What is the next number in this (almost certainly infinite) number sequence?

$23, 2, 1, 11, 37, 4, 7, 15, 8, 66, 48, 31, 202, 84, 49, 173, 23, 42, 167, 69, 147, 97, ?$

(Here's a helpful link for your convenience)

Daily hint #1:

Contrary to what one might think, this sequence wasn’t invented in Philadelphia, but on a small island group off the coast of... Aw phuket, I’m not going to just tell you that, now am I?

Daily hint #2:

To get to the island group, you can take a Boeing B-29 Superfortress, if you can find one that still flies. (They didn't make make those planes in Greece, though.)

Daily hint #3:

Now, if you have figured out the other clues, actually finding the answer should be easy as duck soup. No, I meant it's easy as falling off a log. Actually, not that, either. Easy as pie? No! That doesn't enter the picture at all! Easy as A,B,C? ..Doesn't feel exactly right either. But it's really very easy.

April Fools' Extra Bonus Easter Egg clue:

If you don't yet know, where you should be searching, here's another clue: If you start with five, halve it, write the result in Greek and double it, you are already there. (To find your way back to 5 when you are done, you can take one away and square up what's left.)

Final Hint, a glimpse into the future:

Here's what the sequence looks like later on. The first 90 numbers in the sequence have been omitted in order to show a point of interest:

$... 22, 71, 333, 82, 103, 16, 8, 190, 12, 1446, 1575, 828, 1036, 671, 66, 449, 4119, 1772, 2423, 769...$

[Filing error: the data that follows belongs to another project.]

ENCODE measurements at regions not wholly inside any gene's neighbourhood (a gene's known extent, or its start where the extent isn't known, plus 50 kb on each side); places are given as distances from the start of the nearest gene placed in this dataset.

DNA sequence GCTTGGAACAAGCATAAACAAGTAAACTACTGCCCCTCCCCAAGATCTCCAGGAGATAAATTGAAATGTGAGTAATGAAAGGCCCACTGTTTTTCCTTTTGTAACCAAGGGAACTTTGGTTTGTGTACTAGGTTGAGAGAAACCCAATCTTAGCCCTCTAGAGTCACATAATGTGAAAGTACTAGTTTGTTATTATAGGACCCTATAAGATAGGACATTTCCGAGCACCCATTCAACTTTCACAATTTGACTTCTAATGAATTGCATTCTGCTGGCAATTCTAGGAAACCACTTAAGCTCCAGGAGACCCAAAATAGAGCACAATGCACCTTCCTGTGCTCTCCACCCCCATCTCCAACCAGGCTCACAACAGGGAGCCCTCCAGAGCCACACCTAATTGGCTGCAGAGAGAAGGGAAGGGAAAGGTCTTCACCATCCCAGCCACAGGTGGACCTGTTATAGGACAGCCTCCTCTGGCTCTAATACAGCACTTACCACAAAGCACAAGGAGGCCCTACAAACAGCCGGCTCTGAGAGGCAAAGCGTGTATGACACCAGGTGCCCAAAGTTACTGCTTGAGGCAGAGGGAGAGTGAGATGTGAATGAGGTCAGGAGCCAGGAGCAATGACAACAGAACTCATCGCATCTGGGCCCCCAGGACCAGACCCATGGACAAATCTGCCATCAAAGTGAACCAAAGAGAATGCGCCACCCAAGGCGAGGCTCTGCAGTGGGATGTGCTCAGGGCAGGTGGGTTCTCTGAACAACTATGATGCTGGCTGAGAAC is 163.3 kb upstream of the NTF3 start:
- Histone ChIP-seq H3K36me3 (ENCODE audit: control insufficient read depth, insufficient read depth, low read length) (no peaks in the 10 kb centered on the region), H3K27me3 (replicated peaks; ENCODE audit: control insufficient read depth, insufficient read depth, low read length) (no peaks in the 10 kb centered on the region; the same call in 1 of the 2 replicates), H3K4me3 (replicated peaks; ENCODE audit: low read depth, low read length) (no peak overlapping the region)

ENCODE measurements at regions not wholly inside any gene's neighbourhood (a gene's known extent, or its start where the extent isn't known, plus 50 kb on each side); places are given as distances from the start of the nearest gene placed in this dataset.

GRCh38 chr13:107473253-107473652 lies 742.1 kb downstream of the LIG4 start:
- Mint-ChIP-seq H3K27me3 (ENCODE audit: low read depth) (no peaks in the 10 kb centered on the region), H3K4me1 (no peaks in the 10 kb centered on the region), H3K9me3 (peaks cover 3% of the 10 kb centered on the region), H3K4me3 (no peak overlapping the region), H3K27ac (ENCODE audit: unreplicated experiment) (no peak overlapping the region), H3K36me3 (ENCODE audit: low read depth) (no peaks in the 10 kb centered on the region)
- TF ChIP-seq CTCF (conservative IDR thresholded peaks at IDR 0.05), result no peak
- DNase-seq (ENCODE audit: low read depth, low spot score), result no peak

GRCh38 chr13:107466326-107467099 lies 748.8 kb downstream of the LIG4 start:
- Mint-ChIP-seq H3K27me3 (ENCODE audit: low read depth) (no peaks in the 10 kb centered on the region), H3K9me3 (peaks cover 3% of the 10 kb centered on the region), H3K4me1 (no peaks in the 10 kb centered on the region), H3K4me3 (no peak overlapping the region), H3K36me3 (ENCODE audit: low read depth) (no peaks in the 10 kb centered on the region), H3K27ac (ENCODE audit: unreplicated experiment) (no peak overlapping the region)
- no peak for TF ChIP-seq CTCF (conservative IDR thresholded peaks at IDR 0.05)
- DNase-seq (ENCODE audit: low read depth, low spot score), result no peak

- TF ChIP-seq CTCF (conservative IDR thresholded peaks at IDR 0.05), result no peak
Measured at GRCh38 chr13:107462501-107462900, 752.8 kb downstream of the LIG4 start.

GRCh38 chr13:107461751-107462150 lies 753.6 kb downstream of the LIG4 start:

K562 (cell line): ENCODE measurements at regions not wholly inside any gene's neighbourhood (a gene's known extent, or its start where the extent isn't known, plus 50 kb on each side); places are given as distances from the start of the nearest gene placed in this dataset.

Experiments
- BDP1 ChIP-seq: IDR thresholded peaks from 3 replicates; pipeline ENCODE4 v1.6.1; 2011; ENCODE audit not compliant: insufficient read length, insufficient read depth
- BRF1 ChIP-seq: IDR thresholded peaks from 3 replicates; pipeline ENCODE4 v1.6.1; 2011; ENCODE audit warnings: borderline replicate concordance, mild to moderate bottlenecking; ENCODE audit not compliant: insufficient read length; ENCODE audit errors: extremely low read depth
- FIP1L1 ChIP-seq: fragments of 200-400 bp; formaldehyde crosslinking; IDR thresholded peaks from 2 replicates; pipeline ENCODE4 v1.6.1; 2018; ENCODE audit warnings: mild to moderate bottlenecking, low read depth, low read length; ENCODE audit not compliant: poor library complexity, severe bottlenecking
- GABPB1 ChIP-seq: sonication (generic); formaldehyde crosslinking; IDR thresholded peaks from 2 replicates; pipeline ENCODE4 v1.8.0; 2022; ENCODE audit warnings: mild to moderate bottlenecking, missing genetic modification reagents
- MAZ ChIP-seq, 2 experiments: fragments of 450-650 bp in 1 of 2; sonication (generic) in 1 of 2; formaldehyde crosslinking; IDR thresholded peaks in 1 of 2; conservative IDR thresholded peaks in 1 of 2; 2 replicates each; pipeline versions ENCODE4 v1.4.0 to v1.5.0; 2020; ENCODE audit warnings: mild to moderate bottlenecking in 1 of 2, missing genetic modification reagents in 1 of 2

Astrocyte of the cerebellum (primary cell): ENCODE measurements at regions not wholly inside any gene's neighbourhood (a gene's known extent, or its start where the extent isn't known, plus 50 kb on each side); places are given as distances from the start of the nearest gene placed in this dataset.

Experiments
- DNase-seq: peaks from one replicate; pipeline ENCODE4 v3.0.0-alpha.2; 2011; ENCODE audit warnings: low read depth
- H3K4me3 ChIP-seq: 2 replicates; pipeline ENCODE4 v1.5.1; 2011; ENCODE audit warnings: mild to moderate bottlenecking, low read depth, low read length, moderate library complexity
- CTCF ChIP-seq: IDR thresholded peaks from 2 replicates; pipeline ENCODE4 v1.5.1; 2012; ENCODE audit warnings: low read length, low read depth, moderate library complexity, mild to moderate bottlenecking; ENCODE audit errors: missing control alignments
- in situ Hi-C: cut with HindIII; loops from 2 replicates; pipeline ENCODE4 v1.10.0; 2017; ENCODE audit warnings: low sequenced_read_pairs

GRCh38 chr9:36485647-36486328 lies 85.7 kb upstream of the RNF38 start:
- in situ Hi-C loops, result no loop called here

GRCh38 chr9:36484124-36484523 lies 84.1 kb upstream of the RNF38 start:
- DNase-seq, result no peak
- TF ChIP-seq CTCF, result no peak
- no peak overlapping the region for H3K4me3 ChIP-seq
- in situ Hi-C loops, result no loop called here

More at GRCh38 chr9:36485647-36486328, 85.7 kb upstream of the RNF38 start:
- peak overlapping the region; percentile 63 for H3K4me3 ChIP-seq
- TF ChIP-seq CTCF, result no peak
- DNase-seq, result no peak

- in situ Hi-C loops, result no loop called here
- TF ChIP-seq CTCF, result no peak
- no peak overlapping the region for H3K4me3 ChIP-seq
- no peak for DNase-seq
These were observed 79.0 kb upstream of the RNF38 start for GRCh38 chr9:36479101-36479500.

(This hint is final only in the sense that I'll post the next hint when anyone asks for one.)

Daily Hint #(Final+1):

If you are feeling a bit irrational about the place where you are searching, don't worry, it's probably quite normal, and anyway, what you want to find are the most natural thing in all mathematics. Just remember to write down where you found each of them, and all will be well.

  • 6
    $\begingroup$ Ah-ha! I see that you have fallen into my little trap! Clicking on the link makes the helpfulness disappear, you see! (*cue ridiculous evil cackle*) $\endgroup$
    – Bass
    Commented Mar 29, 2018 at 11:43
  • 1
    $\begingroup$ Well, I'm pretty sure I understand the hints (and perhaps also the title) but I'm currently still drawing a blank on applying them to the actual question... $\endgroup$
    – Gareth McCaughan
    Commented Mar 31, 2018 at 16:20
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    $\begingroup$ Phuket: minced oath, or clue? $\endgroup$
    – tox123
    Commented Mar 31, 2018 at 23:59
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    $\begingroup$ @tox123 both, of course :-) $\endgroup$
    – Bass
    Commented Apr 1, 2018 at 6:07
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    $\begingroup$ I'm with Gareth. I see what all the hints are pointing to, but what to do with the result of the hints, I have no idea. $\endgroup$
    – tyobrien
    Commented Apr 2, 2018 at 23:04

1 Answer 1


The next number in the sequence is

? = 2, the 23rd term

The sequence is